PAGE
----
Terms and circumstances of investing in Croatia

The investment forum was opened by the envoy of the Prime Minister Andrej Plenković, State Secretary of the Ministry of Tourism and Sports Tonči Glavina, and introductory speeches were given by the envoy of the Mayor of Zagreb Milan Bandić, Ana Pandža Kunčević, Violetta Yanshevskaja (who spoke from Kiev), President of Global Healthcare Travel Council, and the main organizer dr.sc. Miljenko Bura.

Some of the main names on the list of speakers are dr.sc. Jakša Puljiz (Institute for Development and International Relations), Tonči Glavina, State Secretary at the Ministry of Tourism and Sports, Šime Erlić, State Secretary at the Ministry of Regional Development and EU Funds, Jurica Mateša from the Ministry of Economy and Sustainable Development, and John Gašparac (PWC Croatia), who also moderated an interesting and informative panel which discussed the stimulating conditions and circumstances of investing in Croatia.

Special emphasis was placed on the topicality of "European" money, which must contribute to faster achievement of strategic goals of the National Development Strategy of the Republic of Croatia until 2030. Invitation and messages were sent to interested investors to create preconditions for intensive investment in the next ten years.

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Saturday, 1 August 2020

Croatian Tourism: Croatia Has Chance to Brand Itself as Health Destination

As Novac writes on the 31st of July, 2020, according to all strategies for the development of Croatian tourism's offer, health tourism has a priority role, but this segment has also suffered a heavy blow due to the coronavirus pandemic. On the other hand, The appearance of the new coronavirus has forced us to become much more aware of the importance of health on a global scale, which could be a great advantage in the development of Croatia as a leading destination for health tourism in the future.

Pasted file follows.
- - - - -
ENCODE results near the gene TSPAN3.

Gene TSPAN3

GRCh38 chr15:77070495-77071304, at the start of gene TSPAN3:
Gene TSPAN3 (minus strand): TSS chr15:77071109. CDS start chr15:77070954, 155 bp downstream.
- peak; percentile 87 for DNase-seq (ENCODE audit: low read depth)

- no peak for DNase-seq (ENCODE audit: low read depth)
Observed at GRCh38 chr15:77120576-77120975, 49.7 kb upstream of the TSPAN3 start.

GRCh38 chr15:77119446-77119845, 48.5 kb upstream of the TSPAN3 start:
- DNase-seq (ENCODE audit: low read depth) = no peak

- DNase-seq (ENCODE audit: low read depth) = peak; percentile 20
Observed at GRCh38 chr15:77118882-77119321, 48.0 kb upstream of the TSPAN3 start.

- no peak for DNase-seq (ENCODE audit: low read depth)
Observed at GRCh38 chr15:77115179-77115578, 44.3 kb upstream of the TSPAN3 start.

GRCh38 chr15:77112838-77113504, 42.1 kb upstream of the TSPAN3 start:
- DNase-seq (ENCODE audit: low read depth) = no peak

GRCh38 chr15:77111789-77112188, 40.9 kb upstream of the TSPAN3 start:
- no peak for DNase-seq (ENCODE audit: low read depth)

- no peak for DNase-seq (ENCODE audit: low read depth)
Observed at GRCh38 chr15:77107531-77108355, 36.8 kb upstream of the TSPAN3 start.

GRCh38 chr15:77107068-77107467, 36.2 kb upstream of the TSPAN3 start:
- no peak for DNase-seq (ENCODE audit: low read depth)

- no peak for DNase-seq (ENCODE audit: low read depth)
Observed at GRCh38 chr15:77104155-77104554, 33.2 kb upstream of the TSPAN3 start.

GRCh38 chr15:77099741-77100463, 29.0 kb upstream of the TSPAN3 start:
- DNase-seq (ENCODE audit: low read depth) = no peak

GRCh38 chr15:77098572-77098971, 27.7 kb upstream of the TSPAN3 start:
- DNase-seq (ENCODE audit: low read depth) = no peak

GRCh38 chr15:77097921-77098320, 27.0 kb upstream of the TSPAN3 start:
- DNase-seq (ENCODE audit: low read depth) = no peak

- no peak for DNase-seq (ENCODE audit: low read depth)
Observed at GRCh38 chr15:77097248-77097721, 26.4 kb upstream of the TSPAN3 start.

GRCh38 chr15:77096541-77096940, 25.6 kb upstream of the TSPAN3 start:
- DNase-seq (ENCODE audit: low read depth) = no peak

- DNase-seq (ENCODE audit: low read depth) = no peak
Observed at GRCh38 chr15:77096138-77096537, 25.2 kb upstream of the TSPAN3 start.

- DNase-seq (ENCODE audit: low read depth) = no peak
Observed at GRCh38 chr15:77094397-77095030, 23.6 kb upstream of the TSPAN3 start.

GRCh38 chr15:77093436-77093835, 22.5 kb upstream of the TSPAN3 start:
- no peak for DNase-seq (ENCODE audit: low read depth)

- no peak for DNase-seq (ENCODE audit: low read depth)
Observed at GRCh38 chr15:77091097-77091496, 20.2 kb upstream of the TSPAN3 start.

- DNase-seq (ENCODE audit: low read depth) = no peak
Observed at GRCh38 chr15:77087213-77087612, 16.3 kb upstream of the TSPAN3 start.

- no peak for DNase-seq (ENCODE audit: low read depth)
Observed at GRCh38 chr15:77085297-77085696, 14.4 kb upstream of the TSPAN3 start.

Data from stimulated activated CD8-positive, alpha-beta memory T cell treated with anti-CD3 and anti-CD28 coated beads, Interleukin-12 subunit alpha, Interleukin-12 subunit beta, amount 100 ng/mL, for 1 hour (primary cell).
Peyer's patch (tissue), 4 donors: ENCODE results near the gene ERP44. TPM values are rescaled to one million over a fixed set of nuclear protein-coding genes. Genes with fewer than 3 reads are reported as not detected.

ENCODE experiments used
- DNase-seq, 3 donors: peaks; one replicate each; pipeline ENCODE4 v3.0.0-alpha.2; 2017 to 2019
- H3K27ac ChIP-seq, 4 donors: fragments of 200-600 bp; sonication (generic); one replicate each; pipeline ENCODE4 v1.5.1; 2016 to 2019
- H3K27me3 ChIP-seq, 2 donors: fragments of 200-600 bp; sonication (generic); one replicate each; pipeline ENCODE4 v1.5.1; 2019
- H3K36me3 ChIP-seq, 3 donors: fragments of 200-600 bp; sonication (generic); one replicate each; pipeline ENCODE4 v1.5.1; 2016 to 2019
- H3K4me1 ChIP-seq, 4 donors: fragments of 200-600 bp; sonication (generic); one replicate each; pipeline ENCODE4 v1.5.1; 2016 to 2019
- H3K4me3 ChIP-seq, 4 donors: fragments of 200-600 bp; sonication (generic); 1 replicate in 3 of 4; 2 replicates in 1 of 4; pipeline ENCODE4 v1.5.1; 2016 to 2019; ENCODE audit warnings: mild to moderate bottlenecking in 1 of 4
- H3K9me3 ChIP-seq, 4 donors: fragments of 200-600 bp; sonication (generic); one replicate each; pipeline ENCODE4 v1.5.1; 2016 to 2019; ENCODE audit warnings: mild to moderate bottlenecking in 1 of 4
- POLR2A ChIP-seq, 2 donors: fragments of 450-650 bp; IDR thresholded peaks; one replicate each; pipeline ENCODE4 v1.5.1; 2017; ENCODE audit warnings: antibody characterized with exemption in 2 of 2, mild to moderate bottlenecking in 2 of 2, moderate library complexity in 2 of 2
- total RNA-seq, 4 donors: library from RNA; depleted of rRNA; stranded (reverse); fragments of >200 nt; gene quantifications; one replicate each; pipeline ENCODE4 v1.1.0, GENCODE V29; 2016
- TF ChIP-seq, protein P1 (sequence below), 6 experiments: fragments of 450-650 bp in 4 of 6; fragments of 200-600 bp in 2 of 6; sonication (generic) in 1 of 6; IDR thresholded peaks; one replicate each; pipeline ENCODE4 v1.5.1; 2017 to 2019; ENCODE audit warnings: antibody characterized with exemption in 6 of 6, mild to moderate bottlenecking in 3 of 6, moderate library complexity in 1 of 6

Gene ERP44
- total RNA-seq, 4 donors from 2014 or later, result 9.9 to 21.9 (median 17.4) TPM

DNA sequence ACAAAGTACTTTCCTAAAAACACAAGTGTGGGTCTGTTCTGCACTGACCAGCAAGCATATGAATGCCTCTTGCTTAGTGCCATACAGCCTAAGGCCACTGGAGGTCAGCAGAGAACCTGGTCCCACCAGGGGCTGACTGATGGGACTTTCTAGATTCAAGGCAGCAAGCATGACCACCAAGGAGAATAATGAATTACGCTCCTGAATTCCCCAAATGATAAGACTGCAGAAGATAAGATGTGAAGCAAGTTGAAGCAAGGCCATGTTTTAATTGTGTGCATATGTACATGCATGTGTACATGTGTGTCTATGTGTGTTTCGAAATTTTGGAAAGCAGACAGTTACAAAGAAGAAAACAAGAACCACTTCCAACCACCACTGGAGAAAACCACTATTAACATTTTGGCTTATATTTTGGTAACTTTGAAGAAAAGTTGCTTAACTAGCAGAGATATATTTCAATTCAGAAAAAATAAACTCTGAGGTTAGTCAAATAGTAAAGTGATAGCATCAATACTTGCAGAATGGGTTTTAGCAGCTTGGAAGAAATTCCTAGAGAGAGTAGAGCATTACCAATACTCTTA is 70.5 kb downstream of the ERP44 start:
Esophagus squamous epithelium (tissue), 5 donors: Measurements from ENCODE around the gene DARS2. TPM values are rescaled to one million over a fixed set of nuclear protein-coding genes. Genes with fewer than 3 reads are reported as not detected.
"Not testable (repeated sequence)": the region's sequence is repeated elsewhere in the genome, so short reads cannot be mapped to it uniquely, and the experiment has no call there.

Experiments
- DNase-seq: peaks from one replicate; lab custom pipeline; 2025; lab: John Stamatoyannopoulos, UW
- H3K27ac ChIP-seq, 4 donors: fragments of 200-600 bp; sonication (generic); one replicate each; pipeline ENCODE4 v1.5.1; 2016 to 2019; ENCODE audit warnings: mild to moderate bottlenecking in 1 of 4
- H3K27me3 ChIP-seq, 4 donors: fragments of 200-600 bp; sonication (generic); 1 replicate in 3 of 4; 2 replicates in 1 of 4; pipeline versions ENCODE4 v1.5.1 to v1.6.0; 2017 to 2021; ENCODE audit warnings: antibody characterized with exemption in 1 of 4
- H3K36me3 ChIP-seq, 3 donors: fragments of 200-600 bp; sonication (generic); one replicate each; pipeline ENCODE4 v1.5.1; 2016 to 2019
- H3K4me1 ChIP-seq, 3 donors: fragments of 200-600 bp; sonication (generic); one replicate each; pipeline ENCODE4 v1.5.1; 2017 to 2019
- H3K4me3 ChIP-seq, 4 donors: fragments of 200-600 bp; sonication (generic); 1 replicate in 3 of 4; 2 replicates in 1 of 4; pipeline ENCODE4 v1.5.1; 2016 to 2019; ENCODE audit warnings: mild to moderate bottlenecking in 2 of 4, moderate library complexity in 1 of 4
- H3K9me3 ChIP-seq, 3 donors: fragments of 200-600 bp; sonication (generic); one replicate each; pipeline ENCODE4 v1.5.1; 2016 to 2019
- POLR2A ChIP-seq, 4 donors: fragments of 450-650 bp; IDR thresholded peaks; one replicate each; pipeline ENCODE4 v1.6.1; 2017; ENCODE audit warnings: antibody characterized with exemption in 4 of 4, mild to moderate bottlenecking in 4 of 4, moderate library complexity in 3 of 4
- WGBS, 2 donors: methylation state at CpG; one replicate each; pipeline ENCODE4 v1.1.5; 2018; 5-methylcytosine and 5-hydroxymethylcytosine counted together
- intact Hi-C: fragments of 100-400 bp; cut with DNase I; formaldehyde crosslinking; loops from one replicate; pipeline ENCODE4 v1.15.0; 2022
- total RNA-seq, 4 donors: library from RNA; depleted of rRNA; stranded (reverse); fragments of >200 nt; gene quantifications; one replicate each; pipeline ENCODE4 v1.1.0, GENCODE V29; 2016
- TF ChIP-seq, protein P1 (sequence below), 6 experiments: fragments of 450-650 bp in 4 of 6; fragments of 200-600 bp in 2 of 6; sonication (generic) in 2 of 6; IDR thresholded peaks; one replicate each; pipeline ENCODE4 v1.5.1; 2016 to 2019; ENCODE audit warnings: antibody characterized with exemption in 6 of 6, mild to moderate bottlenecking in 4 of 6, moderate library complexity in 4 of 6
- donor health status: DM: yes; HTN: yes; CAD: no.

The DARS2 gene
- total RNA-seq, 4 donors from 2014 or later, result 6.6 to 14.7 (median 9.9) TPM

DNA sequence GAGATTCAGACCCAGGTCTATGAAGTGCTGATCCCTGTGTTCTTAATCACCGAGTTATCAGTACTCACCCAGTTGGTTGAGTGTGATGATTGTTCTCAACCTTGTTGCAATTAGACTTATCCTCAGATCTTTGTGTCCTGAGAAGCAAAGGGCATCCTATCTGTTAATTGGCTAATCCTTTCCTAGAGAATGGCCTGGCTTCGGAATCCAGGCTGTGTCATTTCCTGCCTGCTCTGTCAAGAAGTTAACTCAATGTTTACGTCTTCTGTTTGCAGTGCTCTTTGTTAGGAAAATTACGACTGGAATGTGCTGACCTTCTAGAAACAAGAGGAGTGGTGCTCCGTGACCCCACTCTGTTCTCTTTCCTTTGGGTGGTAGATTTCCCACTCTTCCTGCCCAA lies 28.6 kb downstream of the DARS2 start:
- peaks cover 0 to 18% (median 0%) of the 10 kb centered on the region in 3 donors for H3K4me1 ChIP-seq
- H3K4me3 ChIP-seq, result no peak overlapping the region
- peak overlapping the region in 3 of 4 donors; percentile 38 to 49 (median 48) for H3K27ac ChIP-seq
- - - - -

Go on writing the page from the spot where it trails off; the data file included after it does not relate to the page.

Marcel Medak, president of the Health Tourism Association of the Croatian Chamber of Commerce (HGK) and director of Sunčane toplice, agrees. He believes that in the future, the demand of patients for certain services, such as for the rehabilitation of chronic diseases, will fall, but he also sees this as a great chance for institutions that are ready to turn more strongly towards the health tourism market.

"I'd especially like to emphasise thallasotherapy, it uses marine natural healing factors that have a beneficial effect on the respiratory system, which is especially important in these pandemic times. This is an opportunity to use all our of potential and put a lot of hotels along the coast into the function of health tourism, which would significantly extend the existing tourist season. However, one of the key preconditions for that is the privatisation of special hospitals and health resorts, which is stated in the Action Plan for the Development of Health Tourism in the Republic of Croatia prepared by the Institute for Tourism,'' Medak points out, adding that it is crucial to connect all stakeholders, and that the HGK's Health Tourism Community should play a key role.

Terme Tuhelj Management Board Advisor Ivana Kolar believes that the Law which enables the registration of economic activity in health tourism brings great benefits with it, primarily for special hospitals and health centres that have not operated as companies and were as such not in the VAT system.